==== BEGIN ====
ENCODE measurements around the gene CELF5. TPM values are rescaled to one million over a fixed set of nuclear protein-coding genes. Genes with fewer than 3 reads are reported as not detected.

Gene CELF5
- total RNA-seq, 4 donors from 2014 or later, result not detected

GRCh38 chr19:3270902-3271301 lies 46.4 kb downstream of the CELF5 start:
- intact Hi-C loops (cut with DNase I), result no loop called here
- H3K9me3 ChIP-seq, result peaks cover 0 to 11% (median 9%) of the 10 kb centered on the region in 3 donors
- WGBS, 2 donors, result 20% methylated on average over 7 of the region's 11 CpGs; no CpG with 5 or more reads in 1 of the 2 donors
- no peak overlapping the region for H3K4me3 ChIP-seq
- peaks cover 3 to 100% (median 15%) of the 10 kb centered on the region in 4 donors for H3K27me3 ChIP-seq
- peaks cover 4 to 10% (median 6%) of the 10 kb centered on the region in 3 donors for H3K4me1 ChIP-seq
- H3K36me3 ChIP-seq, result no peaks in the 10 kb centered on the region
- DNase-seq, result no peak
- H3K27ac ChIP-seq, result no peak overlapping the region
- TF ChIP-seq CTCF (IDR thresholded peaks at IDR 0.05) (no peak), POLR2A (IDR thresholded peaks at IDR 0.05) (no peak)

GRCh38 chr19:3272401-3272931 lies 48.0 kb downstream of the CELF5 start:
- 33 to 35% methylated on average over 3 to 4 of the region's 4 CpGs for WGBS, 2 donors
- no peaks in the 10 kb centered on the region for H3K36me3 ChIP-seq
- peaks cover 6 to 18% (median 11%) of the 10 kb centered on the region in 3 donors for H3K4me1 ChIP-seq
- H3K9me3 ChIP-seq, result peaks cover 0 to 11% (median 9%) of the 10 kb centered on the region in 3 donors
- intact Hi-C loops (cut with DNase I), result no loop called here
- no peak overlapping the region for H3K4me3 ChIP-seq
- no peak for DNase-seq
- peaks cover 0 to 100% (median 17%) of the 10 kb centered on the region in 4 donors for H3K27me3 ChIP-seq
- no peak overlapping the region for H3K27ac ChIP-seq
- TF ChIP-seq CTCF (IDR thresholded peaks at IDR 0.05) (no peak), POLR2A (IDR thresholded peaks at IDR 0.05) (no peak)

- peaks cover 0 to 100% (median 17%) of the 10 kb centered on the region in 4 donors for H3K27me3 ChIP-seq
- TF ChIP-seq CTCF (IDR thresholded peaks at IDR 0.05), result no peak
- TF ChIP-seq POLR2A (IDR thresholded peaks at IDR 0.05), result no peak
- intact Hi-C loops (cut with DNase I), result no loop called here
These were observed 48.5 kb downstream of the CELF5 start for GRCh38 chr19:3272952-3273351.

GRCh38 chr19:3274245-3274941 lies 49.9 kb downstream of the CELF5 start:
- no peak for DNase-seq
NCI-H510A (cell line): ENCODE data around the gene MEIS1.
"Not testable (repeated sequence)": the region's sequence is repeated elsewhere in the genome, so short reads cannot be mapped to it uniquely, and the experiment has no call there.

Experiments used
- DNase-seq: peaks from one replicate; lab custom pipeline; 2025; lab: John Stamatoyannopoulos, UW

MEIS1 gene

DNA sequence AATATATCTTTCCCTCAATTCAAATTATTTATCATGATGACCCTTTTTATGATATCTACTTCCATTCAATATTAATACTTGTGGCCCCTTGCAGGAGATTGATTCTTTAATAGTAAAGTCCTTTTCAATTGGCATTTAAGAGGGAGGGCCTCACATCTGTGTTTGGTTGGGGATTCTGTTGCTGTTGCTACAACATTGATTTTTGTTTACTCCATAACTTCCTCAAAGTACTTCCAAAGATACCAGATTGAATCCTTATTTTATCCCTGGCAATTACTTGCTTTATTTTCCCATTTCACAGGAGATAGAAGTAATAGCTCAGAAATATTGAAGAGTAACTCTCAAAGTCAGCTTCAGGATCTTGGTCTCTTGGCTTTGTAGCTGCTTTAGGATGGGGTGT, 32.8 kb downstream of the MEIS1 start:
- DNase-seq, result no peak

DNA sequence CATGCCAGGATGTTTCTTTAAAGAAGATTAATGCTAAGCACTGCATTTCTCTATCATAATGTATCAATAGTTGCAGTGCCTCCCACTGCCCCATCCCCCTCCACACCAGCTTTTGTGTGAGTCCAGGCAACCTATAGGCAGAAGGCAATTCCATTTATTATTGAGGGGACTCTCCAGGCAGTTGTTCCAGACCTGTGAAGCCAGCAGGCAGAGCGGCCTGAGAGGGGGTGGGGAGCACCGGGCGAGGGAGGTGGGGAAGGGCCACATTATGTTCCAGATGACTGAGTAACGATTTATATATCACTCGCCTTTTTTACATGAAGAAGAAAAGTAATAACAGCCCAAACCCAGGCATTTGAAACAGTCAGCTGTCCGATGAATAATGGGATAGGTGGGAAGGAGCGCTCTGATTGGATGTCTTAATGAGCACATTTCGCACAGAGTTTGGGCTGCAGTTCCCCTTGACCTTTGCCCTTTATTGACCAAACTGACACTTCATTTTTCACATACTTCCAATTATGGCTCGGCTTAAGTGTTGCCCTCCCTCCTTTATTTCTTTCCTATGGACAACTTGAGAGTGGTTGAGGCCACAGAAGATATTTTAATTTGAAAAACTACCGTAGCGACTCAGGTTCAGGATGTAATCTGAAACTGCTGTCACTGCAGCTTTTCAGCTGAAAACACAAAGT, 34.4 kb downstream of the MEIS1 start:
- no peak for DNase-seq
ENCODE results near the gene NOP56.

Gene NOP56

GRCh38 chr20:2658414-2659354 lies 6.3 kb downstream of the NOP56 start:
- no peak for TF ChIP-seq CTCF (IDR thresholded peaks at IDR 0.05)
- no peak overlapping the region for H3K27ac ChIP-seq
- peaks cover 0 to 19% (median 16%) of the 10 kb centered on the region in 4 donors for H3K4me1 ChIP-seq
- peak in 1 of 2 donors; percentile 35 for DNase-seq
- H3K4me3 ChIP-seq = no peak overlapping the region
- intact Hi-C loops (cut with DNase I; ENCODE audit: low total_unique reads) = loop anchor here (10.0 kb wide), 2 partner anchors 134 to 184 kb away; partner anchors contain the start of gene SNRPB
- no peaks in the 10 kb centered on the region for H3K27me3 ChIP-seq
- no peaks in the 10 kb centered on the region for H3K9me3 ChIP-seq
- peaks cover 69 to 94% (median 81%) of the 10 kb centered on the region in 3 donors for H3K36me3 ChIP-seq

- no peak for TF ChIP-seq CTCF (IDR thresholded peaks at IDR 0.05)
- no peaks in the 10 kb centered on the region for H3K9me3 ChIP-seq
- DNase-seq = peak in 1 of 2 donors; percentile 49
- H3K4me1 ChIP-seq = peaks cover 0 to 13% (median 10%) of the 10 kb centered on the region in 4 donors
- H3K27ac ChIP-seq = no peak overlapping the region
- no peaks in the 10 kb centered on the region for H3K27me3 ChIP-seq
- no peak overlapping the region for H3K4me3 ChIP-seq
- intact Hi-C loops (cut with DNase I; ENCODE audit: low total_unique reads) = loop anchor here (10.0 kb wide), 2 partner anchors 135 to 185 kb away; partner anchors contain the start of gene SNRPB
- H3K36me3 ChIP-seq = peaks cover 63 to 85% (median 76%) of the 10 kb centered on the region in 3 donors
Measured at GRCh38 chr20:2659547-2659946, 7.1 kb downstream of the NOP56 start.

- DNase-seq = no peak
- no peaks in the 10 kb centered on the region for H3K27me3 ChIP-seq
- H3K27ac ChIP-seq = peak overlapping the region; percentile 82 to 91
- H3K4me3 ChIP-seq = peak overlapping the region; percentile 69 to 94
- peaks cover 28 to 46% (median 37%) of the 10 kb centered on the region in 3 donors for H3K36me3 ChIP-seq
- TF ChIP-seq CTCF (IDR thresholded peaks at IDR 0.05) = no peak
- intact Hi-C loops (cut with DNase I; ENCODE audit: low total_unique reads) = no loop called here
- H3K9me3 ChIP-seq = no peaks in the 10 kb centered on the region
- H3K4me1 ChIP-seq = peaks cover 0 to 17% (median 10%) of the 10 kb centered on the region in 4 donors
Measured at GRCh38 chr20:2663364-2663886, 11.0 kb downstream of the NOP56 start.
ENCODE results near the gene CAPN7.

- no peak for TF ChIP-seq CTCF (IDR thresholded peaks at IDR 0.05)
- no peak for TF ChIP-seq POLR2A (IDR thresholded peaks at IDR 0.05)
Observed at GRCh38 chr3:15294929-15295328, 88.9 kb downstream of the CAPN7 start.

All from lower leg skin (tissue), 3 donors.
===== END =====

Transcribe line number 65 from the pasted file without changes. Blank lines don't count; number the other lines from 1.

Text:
- no peaks in the 10 kb centered on the region for H3K27me3 ChIP-seq